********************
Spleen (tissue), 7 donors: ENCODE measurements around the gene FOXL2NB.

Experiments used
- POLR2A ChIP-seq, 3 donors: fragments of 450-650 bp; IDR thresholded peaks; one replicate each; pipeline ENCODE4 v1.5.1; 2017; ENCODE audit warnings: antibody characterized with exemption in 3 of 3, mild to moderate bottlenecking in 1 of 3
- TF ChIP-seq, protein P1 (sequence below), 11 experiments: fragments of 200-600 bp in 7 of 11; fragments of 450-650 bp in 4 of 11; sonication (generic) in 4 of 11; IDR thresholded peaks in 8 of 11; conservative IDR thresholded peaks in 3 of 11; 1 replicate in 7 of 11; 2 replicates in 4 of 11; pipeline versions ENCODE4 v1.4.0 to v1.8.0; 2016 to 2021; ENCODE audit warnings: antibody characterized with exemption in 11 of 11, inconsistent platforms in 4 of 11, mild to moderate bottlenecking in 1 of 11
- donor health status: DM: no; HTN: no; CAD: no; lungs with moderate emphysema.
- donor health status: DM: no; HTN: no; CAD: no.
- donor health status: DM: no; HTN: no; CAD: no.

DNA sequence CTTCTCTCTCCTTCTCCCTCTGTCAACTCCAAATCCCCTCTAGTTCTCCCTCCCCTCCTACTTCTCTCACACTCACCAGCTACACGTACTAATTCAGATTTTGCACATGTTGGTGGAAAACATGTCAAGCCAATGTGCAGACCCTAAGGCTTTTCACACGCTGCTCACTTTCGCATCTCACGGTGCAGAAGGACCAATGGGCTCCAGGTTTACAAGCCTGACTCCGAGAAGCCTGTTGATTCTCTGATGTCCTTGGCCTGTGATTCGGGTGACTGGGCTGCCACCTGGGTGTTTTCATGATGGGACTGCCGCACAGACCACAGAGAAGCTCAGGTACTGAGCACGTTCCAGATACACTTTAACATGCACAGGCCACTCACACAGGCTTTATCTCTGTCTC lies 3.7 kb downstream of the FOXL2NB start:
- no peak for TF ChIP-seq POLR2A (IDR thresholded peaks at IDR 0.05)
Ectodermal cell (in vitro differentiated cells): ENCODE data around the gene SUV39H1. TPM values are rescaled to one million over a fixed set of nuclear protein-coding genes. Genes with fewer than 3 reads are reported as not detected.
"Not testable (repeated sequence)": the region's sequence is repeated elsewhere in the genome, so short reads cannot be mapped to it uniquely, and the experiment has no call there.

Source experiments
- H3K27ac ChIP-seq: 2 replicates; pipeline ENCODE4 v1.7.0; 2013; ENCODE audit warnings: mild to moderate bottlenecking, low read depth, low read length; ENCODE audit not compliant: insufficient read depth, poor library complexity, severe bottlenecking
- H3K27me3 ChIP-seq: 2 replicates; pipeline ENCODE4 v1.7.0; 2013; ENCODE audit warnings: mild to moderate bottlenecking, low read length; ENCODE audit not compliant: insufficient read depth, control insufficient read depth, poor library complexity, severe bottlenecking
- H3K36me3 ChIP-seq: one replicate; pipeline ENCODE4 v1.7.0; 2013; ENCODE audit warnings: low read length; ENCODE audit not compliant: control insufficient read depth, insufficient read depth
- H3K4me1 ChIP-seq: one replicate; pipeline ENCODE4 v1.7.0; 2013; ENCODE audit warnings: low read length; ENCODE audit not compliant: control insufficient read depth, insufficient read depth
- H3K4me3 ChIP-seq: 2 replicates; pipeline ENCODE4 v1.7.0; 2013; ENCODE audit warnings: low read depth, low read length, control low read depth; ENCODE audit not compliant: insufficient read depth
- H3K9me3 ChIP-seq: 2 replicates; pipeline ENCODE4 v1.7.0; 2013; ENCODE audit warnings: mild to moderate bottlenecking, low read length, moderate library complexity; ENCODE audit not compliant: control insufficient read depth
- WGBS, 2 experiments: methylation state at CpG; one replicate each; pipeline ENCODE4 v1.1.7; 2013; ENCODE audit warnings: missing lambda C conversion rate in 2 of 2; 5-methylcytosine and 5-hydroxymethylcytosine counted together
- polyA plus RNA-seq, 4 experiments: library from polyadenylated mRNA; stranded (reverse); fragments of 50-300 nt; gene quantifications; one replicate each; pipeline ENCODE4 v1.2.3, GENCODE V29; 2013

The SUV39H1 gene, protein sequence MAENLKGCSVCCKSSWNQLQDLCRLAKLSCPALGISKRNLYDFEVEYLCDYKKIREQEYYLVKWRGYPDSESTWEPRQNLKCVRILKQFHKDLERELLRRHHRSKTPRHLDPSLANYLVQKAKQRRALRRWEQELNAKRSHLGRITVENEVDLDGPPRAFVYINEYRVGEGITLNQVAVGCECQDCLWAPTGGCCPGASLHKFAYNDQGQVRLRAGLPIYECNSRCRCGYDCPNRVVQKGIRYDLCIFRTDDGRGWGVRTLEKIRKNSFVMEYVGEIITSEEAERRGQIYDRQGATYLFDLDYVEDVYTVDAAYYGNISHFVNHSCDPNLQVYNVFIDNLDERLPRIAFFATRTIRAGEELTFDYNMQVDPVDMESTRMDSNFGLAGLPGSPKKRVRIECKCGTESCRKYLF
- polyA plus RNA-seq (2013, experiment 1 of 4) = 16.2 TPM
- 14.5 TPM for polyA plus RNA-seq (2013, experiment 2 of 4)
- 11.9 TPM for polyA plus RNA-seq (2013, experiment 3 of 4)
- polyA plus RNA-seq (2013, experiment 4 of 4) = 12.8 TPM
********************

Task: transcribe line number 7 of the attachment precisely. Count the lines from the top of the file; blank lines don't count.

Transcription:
- donor health status: DM: no; HTN: no; CAD: no.